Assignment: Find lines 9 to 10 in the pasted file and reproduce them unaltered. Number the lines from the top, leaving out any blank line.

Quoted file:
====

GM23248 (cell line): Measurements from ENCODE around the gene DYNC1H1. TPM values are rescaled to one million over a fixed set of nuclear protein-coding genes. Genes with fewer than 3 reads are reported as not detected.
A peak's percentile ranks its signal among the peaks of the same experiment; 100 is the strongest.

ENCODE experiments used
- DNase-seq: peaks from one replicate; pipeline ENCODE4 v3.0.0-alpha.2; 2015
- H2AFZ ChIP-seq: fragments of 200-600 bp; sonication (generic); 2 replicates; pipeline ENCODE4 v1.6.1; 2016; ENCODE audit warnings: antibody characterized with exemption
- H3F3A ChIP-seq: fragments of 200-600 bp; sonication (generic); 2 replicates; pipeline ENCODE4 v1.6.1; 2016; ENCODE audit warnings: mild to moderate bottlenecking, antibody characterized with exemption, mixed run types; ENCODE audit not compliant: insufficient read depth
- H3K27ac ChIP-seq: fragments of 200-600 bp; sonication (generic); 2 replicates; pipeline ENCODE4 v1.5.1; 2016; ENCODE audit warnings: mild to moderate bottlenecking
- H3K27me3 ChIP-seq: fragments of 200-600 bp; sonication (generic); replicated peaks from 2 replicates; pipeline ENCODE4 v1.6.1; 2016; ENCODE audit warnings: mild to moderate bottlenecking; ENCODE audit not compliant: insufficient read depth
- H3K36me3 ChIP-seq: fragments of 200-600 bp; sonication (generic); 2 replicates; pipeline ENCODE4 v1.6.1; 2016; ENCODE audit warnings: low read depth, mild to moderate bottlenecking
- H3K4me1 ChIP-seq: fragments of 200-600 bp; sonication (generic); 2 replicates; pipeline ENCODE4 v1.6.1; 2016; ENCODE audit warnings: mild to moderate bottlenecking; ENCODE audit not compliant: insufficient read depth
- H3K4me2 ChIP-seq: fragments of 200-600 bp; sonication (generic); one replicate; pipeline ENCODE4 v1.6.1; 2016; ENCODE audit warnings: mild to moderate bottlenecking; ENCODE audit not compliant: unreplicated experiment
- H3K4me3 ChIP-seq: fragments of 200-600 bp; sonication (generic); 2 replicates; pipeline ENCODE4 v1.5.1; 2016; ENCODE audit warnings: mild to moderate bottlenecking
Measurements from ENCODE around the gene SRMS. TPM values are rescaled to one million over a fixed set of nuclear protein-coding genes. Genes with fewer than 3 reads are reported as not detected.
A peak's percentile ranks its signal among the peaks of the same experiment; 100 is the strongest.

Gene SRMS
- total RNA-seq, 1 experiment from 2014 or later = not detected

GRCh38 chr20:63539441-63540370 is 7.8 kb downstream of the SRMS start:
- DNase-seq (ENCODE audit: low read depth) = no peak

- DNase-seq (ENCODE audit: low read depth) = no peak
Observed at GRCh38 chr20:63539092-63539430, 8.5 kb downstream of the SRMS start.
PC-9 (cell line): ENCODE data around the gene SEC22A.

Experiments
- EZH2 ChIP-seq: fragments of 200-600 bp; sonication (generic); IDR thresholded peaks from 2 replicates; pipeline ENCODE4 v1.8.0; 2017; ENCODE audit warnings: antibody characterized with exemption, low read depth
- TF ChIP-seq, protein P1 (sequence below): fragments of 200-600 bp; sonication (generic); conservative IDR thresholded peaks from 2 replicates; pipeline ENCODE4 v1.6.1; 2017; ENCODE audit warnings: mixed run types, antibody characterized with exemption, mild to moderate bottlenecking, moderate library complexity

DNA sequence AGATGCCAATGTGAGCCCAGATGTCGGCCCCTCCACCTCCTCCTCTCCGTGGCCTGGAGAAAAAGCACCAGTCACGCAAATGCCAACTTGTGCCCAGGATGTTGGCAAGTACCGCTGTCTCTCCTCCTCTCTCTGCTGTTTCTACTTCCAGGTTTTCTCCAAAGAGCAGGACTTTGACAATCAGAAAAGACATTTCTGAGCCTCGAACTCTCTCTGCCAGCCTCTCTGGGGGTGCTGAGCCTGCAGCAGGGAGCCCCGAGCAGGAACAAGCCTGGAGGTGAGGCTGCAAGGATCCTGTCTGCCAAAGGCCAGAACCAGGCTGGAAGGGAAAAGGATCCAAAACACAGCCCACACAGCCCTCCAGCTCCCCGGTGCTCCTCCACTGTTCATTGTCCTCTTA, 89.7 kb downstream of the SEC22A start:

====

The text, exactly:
- H3K36me3 ChIP-seq: fragments of 200-600 bp; sonication (generic); 2 replicates; pipeline ENCODE4 v1.6.1; 2016; ENCODE audit warnings: low read depth, mild to moderate bottlenecking
- H3K4me1 ChIP-seq: fragments of 200-600 bp; sonication (generic); 2 replicates; pipeline ENCODE4 v1.6.1; 2016; ENCODE audit warnings: mild to moderate bottlenecking; ENCODE audit not compliant: insufficient read depth